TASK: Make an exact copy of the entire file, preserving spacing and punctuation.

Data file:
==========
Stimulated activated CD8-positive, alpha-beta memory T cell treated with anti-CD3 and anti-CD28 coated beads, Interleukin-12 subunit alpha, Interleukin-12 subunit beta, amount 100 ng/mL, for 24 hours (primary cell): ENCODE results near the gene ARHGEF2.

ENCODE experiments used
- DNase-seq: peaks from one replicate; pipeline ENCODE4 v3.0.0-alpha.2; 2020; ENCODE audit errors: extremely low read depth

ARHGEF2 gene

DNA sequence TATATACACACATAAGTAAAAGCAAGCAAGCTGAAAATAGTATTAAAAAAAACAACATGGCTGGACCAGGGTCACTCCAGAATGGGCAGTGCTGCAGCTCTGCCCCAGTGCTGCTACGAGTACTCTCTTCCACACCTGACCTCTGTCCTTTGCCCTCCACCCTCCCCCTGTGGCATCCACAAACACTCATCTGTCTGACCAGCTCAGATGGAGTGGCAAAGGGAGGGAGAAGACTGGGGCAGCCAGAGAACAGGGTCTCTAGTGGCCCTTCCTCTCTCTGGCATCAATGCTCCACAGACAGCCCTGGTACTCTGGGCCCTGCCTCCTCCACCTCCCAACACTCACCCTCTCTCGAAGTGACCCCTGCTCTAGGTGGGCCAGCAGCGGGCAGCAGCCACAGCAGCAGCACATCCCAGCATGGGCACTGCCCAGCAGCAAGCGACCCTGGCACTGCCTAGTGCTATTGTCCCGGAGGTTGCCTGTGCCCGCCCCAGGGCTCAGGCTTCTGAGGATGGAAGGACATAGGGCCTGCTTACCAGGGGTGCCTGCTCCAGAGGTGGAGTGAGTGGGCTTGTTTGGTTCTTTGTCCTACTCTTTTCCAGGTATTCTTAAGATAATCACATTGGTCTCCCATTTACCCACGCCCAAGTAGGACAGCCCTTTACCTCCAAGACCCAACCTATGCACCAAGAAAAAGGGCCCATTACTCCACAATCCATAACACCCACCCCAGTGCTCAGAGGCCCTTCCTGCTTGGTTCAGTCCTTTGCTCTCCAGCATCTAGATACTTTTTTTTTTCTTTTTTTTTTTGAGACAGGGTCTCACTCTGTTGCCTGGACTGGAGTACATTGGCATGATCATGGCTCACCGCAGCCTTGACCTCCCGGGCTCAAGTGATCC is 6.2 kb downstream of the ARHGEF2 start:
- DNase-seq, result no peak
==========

Stimulated activated CD8-positive, alpha-beta memory T cell treated with anti-CD3 and anti-CD28 coated beads, Interleukin-12 subunit alpha, Interleukin-12 subunit beta, amount 100 ng/mL, for 24 hours (primary cell): ENCODE results near the gene ARHGEF2.

ENCODE experiments used
- DNase-seq: peaks from one replicate; pipeline ENCODE4 v3.0.0-alpha.2; 2020; ENCODE audit errors: extremely low read depth

ARHGEF2 gene

DNA sequence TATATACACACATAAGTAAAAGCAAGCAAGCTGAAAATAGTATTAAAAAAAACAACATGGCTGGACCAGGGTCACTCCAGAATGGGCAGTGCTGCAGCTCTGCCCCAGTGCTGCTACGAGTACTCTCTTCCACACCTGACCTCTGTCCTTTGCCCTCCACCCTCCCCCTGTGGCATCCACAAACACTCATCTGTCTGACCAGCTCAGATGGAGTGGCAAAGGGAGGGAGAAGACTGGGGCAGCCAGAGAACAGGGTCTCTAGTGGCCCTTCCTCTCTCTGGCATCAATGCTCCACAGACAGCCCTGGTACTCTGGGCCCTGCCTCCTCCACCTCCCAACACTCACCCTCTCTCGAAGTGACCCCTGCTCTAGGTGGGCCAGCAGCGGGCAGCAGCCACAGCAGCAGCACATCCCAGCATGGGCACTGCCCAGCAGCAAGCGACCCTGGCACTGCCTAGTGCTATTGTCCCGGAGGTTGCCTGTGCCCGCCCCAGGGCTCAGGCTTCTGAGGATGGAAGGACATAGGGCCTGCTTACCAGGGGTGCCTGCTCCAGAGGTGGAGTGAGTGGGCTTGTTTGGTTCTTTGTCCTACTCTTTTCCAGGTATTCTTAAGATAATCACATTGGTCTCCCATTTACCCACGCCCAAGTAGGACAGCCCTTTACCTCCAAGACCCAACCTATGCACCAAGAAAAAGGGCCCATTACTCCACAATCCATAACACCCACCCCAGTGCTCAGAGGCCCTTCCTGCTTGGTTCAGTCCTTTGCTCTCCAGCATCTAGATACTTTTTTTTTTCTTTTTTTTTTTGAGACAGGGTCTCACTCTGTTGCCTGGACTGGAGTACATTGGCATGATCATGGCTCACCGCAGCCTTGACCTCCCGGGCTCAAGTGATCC is 6.2 kb downstream of the ARHGEF2 start:
- DNase-seq, result no peak